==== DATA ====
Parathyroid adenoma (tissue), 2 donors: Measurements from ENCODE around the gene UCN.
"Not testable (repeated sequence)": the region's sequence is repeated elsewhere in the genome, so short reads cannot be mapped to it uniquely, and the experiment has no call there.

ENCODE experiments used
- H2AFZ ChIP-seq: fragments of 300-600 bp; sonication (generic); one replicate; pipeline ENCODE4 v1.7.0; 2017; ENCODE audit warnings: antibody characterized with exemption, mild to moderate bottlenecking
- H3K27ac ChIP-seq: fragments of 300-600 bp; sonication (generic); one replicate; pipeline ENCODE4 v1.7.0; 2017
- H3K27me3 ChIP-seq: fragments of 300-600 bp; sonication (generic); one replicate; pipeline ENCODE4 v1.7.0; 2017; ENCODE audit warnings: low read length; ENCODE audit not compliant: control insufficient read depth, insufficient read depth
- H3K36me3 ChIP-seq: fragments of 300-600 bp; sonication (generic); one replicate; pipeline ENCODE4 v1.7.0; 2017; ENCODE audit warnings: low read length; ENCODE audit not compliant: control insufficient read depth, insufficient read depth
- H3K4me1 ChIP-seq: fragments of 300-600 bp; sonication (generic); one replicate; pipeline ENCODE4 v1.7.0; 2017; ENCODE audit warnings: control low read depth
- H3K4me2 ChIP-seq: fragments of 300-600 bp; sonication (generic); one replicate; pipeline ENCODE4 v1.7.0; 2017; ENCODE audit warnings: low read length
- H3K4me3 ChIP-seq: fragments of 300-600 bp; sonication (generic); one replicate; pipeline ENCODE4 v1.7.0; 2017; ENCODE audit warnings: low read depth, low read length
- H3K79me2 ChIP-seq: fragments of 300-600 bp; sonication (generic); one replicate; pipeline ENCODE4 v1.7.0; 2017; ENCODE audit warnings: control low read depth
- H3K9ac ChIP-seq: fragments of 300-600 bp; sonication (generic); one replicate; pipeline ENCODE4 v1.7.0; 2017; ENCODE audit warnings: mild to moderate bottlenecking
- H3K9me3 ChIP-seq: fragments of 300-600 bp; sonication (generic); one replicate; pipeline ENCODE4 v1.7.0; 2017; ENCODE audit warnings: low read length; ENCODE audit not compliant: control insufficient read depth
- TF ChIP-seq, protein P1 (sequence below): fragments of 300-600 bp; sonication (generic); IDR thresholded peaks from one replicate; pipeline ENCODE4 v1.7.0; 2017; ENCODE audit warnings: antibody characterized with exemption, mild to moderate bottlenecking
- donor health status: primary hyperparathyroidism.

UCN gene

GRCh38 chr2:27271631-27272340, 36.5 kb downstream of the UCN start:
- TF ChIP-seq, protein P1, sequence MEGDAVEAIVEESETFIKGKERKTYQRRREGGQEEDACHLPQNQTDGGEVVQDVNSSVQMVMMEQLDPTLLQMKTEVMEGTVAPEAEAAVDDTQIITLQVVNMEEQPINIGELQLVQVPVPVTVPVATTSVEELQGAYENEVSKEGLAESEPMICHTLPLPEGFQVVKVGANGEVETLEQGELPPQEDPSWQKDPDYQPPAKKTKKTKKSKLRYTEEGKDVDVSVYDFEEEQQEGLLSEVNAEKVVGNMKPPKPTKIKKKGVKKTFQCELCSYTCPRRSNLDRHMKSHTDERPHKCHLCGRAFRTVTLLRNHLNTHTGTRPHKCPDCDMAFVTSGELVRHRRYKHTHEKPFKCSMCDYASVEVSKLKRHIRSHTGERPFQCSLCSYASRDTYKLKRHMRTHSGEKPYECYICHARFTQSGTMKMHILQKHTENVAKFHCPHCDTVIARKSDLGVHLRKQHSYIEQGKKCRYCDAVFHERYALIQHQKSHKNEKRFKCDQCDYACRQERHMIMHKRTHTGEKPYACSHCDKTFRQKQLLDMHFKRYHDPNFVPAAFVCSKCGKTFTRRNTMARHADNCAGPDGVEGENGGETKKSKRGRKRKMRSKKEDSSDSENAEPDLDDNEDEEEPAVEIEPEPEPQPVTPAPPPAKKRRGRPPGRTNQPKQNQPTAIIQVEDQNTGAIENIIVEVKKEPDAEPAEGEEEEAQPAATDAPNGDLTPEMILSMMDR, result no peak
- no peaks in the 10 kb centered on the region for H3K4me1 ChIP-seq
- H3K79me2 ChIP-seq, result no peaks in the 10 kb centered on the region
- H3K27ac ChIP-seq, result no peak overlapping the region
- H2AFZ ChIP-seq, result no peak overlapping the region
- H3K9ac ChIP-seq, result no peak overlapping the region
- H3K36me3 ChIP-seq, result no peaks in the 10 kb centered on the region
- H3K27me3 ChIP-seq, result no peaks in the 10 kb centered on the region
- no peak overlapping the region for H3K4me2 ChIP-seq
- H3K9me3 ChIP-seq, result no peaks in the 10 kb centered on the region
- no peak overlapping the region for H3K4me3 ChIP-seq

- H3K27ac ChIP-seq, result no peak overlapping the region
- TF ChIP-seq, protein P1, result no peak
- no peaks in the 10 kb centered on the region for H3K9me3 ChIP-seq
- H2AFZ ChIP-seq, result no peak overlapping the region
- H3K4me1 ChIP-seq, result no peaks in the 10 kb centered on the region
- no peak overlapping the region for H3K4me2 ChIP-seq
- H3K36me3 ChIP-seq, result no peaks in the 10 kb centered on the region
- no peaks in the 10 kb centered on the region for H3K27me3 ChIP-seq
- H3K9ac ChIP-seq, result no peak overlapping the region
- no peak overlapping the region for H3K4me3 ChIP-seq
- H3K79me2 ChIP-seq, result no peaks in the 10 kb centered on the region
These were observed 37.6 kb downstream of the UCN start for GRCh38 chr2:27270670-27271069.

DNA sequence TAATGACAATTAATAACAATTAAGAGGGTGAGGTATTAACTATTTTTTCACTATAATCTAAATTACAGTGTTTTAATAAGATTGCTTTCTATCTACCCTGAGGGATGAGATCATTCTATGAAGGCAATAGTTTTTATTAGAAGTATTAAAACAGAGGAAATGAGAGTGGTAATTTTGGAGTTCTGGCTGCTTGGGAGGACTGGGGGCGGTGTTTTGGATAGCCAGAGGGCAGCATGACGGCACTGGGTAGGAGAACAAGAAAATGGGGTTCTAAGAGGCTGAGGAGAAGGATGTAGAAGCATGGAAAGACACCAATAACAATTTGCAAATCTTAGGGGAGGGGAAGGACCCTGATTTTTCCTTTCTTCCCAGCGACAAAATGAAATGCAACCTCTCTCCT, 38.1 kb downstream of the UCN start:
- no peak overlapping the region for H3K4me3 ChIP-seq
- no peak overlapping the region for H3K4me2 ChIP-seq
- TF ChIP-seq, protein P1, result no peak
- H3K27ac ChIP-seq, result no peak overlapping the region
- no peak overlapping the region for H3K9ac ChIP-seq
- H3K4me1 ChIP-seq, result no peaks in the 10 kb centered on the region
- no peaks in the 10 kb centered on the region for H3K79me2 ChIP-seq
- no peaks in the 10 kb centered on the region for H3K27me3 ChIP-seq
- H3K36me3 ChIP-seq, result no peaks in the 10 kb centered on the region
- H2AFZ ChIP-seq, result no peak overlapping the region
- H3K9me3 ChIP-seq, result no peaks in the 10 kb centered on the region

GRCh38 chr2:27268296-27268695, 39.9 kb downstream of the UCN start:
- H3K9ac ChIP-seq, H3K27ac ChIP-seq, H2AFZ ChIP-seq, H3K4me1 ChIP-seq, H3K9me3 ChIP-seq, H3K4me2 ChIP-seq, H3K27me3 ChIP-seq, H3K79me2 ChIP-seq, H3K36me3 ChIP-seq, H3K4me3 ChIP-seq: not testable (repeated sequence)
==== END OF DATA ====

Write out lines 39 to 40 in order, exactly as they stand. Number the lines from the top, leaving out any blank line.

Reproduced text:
- H3K79me2 ChIP-seq, result no peaks in the 10 kb centered on the region
These were observed 37.6 kb downstream of the UCN start for GRCh38 chr2:27270670-27271069.